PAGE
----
Animated by one of the pleasing illusions of his ardent imagination, Columbus pursued his voyage, with a prosperous breeze, along the supposed continent of Asia. He was now opposite to that part of the southern side of Cuba where, for nearly thirty-five leagues, the navigation is unembarrassed by banks and islands. To his left was the broad and open sea, whose dark blue color gave token of ample depth; to his right extended the richly wooded province of Ornofay, gradually sweeping up into a range of interior mountains; the verdant coast watered by innumerable streams, and studded with Indian villages. The appearance of the ships spread wonder and joy along the seaboard. The natives hailed with acclamations the arrival on their shores of these wonderful beings, whose fame had circulated more or less throughout the island, and who brought with them the blessings of the skies. They came off swimming, or in their canoes, to offer the fruits and

* Babeque is a name that does not occur again. Probably its use by the Admiral arose from some word that had been misunderstood.

† Hayti, or Española. The name Bohio is a mistake (Las Casas).

The Admiral gave the name of Juana to Cuba, in honour of Prince Juan, only son of Ferdinand and Isabella.

"I found it so large that I thought it must be the mainland - the province of Cathay" (Letter to Santangel). Further on he says: "I learnt from Indians whom I seized, that their land was certainly an island" (Ibid.). But he remained in doubt.

productions of the land, and regarded the white men almost with adoration. After the usual evening shower, when the breeze blew from the shore, and brought off the sweetness of the land, it bore with it also the distant songs of the natives, and the sound of their rude music, as they were probably celebrating, with their national chants and dances, the arrival of the white men. So delightful were these spicy odors and cheerful sounds to Columbus, who was at present open to all pleasurable influences, that he declared the night passed away as a single hour. . . .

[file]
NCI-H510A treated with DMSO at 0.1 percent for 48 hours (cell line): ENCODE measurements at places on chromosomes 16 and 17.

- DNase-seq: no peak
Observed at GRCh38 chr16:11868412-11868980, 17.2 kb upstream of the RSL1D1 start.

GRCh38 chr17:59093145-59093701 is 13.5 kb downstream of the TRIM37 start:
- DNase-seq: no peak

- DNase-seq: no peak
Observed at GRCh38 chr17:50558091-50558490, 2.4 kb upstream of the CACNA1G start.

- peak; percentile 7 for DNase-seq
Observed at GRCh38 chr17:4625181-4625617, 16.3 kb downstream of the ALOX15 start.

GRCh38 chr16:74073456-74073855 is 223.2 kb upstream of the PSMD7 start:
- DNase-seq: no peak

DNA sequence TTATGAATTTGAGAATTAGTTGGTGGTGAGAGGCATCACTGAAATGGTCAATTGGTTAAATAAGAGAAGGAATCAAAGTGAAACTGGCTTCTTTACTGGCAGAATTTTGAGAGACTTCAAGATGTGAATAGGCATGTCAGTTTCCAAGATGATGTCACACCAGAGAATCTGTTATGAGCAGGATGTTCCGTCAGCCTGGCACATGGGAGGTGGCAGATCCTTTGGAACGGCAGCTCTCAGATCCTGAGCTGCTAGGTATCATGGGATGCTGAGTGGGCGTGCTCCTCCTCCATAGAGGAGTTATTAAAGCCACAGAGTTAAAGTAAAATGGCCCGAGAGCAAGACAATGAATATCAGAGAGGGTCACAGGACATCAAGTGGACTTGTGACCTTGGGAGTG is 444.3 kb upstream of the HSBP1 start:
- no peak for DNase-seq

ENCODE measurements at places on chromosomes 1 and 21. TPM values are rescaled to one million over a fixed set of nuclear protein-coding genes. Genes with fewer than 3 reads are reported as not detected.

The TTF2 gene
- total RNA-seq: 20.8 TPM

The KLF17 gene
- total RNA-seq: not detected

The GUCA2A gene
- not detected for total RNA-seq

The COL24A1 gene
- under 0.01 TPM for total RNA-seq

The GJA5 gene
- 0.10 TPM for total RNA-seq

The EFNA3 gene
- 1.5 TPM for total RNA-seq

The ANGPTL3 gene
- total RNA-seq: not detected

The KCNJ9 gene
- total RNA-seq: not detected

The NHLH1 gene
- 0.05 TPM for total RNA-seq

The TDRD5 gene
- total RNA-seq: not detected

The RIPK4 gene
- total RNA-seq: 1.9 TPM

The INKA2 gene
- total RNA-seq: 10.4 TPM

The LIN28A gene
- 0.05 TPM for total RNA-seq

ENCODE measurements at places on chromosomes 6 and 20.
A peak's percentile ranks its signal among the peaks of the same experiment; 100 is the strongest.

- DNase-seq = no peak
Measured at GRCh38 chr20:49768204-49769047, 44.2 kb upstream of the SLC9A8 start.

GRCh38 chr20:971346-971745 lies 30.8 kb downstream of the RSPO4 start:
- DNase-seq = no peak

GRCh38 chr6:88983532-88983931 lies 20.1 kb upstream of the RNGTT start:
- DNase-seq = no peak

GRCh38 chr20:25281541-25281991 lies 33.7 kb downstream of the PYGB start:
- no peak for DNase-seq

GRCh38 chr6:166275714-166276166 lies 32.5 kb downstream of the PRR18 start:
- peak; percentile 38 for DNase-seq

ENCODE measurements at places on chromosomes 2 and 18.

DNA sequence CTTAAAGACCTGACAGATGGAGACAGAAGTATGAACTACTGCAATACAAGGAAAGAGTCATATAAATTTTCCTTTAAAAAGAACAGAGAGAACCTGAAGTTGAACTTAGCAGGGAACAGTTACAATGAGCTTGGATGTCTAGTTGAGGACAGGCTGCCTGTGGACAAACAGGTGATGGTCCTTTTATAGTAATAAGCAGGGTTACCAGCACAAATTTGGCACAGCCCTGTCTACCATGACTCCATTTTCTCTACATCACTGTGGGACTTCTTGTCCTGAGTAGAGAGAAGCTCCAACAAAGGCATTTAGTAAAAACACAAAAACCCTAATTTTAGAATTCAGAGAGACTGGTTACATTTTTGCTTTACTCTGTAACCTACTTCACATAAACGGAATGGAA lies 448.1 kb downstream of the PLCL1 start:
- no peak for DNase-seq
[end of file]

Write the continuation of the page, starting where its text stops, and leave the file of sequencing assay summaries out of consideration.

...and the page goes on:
The information derived from these people concerning the coast to the westward was entirely vague. They said that it continued for at least twenty days' journey, but whether it terminated there they did not know. . .

For several days Columbus continued exploring this perplexed and lonely coast. . . . As he proceeded, however, he found that the coast took a general bend to the south-west. This accorded precisely with the descriptions given by Marco Polo of the remote coast of Asia. He now became fully assured that he was on that part of the Asiatic continent which lies beyond the boundaries of the old world, as laid down by Ptolemy. He had but to continue on, to arrive before long to where this range of coast towards the south-west terminated in the Aurea Chersonesus of the ancients.

The ardent imagination of Columbus was always sallying in the advance, and suggesting some splendid track of enterprise. Combining his present conjectures as to his situation with the imperfect lights of geography, he conceived a triumphant route for his return to Spain. Doubling the Aurea Chersonesus, he should emerge into the seas frequented by the ancients, and bordered by the luxurious nations of the east. Stretching across the gulf of the Ganges, he might pass by Trapoban, and, continuing on to the straits of Babelmandel, arrive on the shores of the Red Sea. From thence he might make his way by land to Jerusalem, take shipping at Joppa, and traverse the Mediterranean to Spain. Or should the route from Ethiopia to Jerusalem be deemed too perilous from savage and warlike tribes, or should he not choose to separate from his vessels, he might sail round the whole coast of Africa, pass triumphantly by the Portuguese, in their midway groping along the shores of Guinea, and, after having thus circumnavigated the globe, furl his adventurous sails at the pillars of Hercules, the ne plus